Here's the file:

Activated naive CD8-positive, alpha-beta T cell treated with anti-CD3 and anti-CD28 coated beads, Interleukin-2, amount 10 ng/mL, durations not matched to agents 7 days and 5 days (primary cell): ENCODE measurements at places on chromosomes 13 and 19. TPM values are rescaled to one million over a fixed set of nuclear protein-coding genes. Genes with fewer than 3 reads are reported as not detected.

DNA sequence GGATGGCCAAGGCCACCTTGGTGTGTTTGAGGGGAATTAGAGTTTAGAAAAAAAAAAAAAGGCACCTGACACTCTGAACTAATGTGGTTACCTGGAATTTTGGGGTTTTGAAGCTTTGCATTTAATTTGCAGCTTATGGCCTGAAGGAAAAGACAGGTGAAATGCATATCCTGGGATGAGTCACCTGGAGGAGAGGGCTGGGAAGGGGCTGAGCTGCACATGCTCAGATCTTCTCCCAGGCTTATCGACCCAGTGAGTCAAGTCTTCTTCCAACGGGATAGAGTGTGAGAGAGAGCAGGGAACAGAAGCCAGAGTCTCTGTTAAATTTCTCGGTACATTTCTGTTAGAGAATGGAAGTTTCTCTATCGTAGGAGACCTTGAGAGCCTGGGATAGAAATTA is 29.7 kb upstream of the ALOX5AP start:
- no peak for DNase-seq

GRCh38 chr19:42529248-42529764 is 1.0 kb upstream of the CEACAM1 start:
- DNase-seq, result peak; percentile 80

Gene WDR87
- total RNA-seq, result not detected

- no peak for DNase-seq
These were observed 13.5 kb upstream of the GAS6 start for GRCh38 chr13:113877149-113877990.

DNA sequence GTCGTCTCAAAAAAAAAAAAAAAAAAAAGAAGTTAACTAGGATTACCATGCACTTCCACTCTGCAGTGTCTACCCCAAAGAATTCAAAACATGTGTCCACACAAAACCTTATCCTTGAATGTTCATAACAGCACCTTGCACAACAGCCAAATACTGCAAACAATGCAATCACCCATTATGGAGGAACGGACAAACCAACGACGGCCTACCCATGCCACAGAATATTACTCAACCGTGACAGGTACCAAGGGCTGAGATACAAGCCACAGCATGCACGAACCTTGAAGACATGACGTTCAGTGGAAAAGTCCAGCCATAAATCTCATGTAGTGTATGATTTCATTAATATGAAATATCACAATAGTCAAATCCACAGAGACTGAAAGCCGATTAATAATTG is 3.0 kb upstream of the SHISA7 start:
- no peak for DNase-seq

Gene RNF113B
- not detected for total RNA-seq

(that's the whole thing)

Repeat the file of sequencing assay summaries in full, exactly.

Activated naive CD8-positive, alpha-beta T cell treated with anti-CD3 and anti-CD28 coated beads, Interleukin-2, amount 10 ng/mL, durations not matched to agents 7 days and 5 days (primary cell): ENCODE measurements at places on chromosomes 13 and 19. TPM values are rescaled to one million over a fixed set of nuclear protein-coding genes. Genes with fewer than 3 reads are reported as not detected.

DNA sequence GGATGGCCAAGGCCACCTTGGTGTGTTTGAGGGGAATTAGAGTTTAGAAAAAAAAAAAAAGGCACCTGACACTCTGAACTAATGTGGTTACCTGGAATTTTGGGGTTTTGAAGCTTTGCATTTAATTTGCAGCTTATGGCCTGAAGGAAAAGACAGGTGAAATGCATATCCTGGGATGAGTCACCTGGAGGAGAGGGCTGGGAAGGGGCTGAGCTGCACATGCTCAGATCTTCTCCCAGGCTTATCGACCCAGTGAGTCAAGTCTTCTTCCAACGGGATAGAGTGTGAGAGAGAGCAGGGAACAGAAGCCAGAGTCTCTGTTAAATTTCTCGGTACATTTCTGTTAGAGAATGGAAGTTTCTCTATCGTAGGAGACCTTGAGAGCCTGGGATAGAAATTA is 29.7 kb upstream of the ALOX5AP start:
- no peak for DNase-seq

GRCh38 chr19:42529248-42529764 is 1.0 kb upstream of the CEACAM1 start:
- DNase-seq, result peak; percentile 80

Gene WDR87
- total RNA-seq, result not detected

- no peak for DNase-seq
These were observed 13.5 kb upstream of the GAS6 start for GRCh38 chr13:113877149-113877990.

DNA sequence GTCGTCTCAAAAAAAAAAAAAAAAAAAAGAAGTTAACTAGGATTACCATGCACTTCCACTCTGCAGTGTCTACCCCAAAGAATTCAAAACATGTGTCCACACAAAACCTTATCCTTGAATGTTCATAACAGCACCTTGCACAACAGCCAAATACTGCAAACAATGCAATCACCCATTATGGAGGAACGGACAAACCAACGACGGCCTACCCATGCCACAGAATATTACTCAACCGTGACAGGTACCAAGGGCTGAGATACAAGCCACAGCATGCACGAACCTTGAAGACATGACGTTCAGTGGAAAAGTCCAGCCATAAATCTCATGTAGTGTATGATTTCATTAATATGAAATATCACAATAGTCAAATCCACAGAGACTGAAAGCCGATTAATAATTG is 3.0 kb upstream of the SHISA7 start:
- no peak for DNase-seq

Gene RNF113B
- not detected for total RNA-seq